India’s national health policy will soon see a customised set of heart attack management steps added to its protocols. The project – titled ST-Segment Elevation Myocardial Infarction India (STEMI India) – was designed by the Indian Council of Medical Research (ICMR). Cardiologists have implemented a trial run in Tamil Nadu. There are hopes it will next be introduced in other states, eventually becoming a national policy.
ST-Segment Elevation Myocardial Infarction is the medical terminology for what is commonly known as a heart attack. A heart attack is caused by a portion of heart muscle dying off. This impairs the function of the heart and is often fatal if not immediately treated. The reason behind the death of heart muscle is typically due to obstructed blood flow within one of the coronary arteries providing blood to the heart muscle itself.
Obstructions account for the majority of heart attacks. However, the cause of the obstruction can vary. Commonly the clogging of the artery will be due to atherosclerosis, a condition in which fatty, calcified plaques are deposited within the artery over time. Blood clots can form in the tightened region of the artery where the plaques are present. This causes a sudden loss of blood flow to the region downstream of the clot, in this case causing the heart attack.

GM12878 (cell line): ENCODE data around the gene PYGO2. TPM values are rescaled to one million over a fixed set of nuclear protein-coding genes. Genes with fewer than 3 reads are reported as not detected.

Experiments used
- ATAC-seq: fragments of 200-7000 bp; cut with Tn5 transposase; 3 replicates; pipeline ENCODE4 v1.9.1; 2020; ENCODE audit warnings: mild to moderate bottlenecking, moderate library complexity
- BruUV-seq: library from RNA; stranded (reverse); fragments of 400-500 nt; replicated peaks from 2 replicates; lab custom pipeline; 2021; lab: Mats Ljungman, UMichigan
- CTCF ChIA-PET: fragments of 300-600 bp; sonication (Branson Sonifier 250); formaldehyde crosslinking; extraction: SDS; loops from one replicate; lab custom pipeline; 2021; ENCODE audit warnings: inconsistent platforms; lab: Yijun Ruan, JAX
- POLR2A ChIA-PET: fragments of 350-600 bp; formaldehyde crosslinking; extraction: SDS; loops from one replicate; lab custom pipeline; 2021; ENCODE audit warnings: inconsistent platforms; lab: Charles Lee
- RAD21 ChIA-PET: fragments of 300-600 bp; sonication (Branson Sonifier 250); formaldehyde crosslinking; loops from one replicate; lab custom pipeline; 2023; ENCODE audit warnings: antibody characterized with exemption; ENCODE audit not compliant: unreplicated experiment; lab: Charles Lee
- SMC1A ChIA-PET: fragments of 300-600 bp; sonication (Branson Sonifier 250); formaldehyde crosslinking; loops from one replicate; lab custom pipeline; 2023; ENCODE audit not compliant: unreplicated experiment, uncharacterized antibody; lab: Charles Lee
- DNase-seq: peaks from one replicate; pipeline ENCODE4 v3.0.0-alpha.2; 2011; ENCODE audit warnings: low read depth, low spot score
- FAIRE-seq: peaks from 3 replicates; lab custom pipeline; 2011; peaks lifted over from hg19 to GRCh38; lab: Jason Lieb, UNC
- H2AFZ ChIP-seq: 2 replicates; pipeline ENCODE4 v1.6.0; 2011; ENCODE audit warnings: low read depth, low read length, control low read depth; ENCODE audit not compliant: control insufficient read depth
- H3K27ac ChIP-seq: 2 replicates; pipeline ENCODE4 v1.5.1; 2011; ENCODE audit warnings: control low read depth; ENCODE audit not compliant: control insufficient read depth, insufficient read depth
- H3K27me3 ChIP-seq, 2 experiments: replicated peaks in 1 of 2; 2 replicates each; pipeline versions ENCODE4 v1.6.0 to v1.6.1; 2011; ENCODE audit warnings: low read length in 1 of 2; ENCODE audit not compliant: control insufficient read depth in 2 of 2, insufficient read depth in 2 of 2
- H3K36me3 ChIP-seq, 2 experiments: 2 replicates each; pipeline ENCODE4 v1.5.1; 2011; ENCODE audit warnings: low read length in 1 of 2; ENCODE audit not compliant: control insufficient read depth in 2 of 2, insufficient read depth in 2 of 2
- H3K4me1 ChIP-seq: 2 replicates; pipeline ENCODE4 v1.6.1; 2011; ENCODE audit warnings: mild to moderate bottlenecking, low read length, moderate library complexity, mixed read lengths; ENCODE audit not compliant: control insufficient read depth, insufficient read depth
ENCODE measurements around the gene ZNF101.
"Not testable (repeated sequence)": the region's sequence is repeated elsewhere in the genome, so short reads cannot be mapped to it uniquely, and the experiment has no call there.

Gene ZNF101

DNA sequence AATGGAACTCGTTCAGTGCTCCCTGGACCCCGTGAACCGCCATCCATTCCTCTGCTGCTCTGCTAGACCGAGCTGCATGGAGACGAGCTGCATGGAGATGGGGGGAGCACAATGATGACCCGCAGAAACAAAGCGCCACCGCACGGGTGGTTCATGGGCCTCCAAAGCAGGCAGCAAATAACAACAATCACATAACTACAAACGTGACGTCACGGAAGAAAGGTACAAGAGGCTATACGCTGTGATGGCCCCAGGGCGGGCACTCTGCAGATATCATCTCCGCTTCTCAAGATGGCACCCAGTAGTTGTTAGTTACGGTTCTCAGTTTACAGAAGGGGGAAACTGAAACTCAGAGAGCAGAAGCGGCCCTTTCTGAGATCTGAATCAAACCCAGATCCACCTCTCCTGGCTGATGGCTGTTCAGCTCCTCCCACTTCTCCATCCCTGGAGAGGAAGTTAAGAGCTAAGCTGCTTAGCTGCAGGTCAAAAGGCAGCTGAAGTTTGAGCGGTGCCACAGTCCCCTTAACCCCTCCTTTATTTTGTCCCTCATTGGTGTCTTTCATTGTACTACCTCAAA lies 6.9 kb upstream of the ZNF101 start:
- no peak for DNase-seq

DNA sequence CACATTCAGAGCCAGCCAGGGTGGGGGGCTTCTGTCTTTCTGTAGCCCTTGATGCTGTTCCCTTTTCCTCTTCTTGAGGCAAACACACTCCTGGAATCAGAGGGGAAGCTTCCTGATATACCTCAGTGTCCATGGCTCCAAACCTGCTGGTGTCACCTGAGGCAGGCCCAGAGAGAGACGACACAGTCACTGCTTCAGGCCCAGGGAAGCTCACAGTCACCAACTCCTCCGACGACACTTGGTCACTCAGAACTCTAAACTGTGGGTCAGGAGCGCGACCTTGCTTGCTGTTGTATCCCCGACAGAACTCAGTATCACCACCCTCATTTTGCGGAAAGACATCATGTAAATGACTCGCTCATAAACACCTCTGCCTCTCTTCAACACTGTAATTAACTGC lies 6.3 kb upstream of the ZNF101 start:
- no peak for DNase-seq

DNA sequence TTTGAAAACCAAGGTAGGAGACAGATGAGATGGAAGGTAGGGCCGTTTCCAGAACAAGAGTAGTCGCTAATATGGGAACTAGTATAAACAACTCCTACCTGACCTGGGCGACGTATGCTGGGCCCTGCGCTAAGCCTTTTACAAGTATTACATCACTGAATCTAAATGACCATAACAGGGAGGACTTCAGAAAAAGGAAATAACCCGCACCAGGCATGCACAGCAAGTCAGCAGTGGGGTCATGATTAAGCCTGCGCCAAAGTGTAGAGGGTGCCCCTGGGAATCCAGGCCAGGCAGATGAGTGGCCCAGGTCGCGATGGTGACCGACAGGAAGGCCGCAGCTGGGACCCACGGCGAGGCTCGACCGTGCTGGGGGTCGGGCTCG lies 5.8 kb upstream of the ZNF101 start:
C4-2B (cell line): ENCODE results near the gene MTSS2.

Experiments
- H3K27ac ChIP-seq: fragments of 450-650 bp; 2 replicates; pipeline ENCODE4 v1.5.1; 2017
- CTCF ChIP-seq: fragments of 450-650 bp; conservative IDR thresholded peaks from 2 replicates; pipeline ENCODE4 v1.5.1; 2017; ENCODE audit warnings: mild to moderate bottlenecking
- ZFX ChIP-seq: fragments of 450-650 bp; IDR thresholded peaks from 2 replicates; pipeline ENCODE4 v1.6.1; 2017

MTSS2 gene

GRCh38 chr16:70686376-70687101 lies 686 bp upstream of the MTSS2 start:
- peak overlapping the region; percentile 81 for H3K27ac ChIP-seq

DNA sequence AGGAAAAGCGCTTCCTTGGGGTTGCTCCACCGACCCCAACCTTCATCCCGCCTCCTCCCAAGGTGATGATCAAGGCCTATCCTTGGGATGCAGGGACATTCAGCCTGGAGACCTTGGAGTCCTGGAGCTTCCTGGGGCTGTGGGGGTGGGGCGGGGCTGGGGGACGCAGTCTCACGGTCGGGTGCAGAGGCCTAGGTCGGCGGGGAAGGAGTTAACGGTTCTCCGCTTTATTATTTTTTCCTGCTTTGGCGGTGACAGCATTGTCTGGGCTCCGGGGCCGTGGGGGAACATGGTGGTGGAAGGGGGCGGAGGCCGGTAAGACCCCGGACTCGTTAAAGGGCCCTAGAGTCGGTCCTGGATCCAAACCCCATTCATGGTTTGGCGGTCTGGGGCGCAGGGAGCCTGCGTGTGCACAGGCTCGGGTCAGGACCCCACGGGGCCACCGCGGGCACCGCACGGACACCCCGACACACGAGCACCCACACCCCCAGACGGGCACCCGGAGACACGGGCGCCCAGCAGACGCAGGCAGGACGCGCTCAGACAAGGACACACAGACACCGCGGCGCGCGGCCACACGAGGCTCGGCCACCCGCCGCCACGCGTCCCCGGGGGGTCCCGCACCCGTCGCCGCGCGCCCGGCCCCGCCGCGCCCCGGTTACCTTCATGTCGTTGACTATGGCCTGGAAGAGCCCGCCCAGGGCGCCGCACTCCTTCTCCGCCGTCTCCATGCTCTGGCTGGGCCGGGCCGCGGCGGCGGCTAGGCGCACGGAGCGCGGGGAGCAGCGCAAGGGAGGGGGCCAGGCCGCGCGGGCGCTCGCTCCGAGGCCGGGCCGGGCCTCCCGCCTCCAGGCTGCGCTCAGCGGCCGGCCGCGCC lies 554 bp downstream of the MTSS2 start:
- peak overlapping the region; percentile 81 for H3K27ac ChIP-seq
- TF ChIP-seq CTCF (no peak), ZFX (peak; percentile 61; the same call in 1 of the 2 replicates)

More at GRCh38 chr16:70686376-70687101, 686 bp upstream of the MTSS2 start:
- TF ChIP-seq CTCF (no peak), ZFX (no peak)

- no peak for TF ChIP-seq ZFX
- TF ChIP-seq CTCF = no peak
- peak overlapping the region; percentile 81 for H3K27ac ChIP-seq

A primary cause of atherosclerosis is obesity. In recent years India has risen to third in the world in terms of the total number of obese people, behind the US and China. (However, a relatively low percentage of India’s overall population is obese). The rise in numbers has resulted in a rise in non-communicable diseases, including heart disease.
The trial run of STEMI India in Tamil Nadu was undertaken as part of a study published in the Journal of the American Medical Association (JAMA) cardiology section. The results of the trial indicate a significant reduction in mortality and major adverse cardiac events during the trial period, compared to before the study.
The implementation of the study does little to change actual medical techniques or the treatment of heart attacks. Instead, it reforms the structural organisation of the response. Most critical to the study was improving the access to primary percutaneous coronary intervention (PCI). Through improved health information technology, a number of smaller clinics and emergency response services were linked to centralised, PCI-capable hub hospitals. This allowed for improved communication between health services, leading to better access to facilities.
The success of this method is largely due to the nature of heart attacks, in which time is a critical factor and so increased access and more rapid response from adequately equipped healthcare providers will reduce the mortality rate.
However, similar programmes providing greater access to healthcare and facilities will no doubt show improvements in other illnesses. The results of this study and the implementation at a national level may showcase this fact and its relevance to healthcare on a more broad level.